Watch your stress. Elevated cortisol levels can dampen blood sugar response and thereby facilitate fat storage. If you are under a considerable amount of stress, try to exercise, meditate, journal and/or pray to lower your cortisol response. In addition, continue eating healthy, but also consider taking a break from the scale for a week or two to deal with your stress and to not get discouraged. Focus on the improvement in how you are feeling and sleeping and on your new heightened energy levels.
Sleep well. Faulty sleep patterns can also make weight loss much more difficult. Try going to bed at the same time each night, avoiding television or the computer half an hour before bedtime, sleeping in a dark room and sleeping in comfortable, loose clothing. Taking liquid magnesium and/or valerian root at bedtime may also be helpful. Look for these products at health food stores.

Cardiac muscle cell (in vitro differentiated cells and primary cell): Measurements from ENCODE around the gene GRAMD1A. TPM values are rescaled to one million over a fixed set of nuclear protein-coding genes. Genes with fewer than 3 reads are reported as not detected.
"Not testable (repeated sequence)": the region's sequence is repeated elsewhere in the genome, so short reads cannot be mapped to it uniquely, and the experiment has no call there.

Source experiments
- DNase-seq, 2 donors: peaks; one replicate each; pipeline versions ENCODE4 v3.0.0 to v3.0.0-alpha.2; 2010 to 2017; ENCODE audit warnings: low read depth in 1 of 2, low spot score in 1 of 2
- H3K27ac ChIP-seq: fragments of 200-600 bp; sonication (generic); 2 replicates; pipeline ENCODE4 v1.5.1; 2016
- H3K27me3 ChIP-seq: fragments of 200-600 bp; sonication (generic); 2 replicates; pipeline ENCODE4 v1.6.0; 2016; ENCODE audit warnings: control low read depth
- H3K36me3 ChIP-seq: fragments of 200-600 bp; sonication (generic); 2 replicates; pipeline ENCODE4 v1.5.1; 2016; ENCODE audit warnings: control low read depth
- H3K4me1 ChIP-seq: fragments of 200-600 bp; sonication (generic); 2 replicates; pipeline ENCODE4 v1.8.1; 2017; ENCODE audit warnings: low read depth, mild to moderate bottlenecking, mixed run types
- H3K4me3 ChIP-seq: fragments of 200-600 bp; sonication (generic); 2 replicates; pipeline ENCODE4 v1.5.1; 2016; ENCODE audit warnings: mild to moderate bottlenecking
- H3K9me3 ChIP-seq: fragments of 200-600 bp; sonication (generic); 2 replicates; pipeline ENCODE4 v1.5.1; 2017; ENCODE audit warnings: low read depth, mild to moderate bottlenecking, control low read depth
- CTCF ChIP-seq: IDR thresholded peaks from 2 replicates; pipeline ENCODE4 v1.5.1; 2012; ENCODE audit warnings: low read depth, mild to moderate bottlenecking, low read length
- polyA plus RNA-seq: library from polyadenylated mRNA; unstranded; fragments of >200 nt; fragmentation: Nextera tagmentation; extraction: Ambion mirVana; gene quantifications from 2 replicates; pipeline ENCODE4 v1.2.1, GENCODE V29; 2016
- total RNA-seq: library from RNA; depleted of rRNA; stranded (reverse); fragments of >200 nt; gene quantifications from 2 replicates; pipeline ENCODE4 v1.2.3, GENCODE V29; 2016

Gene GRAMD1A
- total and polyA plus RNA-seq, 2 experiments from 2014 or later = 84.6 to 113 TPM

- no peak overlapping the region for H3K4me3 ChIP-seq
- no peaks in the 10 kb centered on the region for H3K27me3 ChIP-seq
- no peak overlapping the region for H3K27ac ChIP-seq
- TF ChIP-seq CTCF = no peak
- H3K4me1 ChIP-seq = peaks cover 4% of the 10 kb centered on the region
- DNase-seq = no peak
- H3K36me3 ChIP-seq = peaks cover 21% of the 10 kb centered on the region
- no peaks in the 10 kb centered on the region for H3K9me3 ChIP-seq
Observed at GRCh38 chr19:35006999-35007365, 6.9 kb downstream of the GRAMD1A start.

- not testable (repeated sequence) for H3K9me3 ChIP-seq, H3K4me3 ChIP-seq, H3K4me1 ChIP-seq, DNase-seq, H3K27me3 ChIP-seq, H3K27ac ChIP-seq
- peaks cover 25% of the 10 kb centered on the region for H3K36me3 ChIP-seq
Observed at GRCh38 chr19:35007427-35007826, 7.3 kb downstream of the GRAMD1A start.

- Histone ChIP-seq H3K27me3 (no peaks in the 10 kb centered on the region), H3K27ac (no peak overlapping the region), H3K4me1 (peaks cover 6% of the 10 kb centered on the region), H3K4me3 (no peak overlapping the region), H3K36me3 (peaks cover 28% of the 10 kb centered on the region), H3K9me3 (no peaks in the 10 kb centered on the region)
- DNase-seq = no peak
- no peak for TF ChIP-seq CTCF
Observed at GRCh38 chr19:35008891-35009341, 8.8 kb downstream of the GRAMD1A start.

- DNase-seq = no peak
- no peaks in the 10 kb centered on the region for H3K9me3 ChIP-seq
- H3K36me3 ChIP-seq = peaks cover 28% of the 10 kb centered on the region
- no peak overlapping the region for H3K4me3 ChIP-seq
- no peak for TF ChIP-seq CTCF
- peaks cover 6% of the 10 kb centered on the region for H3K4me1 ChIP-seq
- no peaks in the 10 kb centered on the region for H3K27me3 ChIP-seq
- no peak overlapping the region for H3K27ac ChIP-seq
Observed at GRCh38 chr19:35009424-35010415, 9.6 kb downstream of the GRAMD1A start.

Give it time. If you’re following the dietary plan outlined above and exercising as well, time itself will also break a plateau. However, I truly believe that weight loss is both a physical and emotional journey and that seeing results is the key to sticking to your path and keeping your motivation high. Many people find the plateau an intensely frustrating time and need to take action to break the trend. I completely understand and encourage you to implement any and all of the steps outlined here to get to the final finish line of your goal weight.
Consider supplementing with CLA – Conjucated Linoleic Acid. A natural fat found in capsule form (made from safflower) that has been shown to increase lean muscle mass and accelerate fat loss. Research shows 3 grams is the amount required to have a metabolic boosting effect (talk to your doctor if you are diabetic prior to taking).
And Mel…if you are reading this – keep the faith. I promise you – this shall pass (and don’t forget – you are 3 inches down in your waist and 9.5 pounds down overall!).
Keep on sending me your comments and questions – I love hearing from you!